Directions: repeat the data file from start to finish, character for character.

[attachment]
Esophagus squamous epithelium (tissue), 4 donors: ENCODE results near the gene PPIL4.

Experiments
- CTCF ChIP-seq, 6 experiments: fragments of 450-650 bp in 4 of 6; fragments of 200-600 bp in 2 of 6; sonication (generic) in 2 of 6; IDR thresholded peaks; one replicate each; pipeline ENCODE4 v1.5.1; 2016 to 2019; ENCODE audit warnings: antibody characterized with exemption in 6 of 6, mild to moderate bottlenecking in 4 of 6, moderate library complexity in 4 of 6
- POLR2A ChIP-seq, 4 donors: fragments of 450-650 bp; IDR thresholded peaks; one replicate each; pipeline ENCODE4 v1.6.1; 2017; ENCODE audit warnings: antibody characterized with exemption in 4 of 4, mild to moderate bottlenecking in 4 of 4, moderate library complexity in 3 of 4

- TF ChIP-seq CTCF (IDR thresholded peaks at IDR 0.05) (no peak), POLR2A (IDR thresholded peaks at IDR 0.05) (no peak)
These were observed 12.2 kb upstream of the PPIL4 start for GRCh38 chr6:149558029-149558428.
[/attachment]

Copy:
Esophagus squamous epithelium (tissue), 4 donors: ENCODE results near the gene PPIL4.

Experiments
- CTCF ChIP-seq, 6 experiments: fragments of 450-650 bp in 4 of 6; fragments of 200-600 bp in 2 of 6; sonication (generic) in 2 of 6; IDR thresholded peaks; one replicate each; pipeline ENCODE4 v1.5.1; 2016 to 2019; ENCODE audit warnings: antibody characterized with exemption in 6 of 6, mild to moderate bottlenecking in 4 of 6, moderate library complexity in 4 of 6
- POLR2A ChIP-seq, 4 donors: fragments of 450-650 bp; IDR thresholded peaks; one replicate each; pipeline ENCODE4 v1.6.1; 2017; ENCODE audit warnings: antibody characterized with exemption in 4 of 4, mild to moderate bottlenecking in 4 of 4, moderate library complexity in 3 of 4

- TF ChIP-seq CTCF (IDR thresholded peaks at IDR 0.05) (no peak), POLR2A (IDR thresholded peaks at IDR 0.05) (no peak)
These were observed 12.2 kb upstream of the PPIL4 start for GRCh38 chr6:149558029-149558428.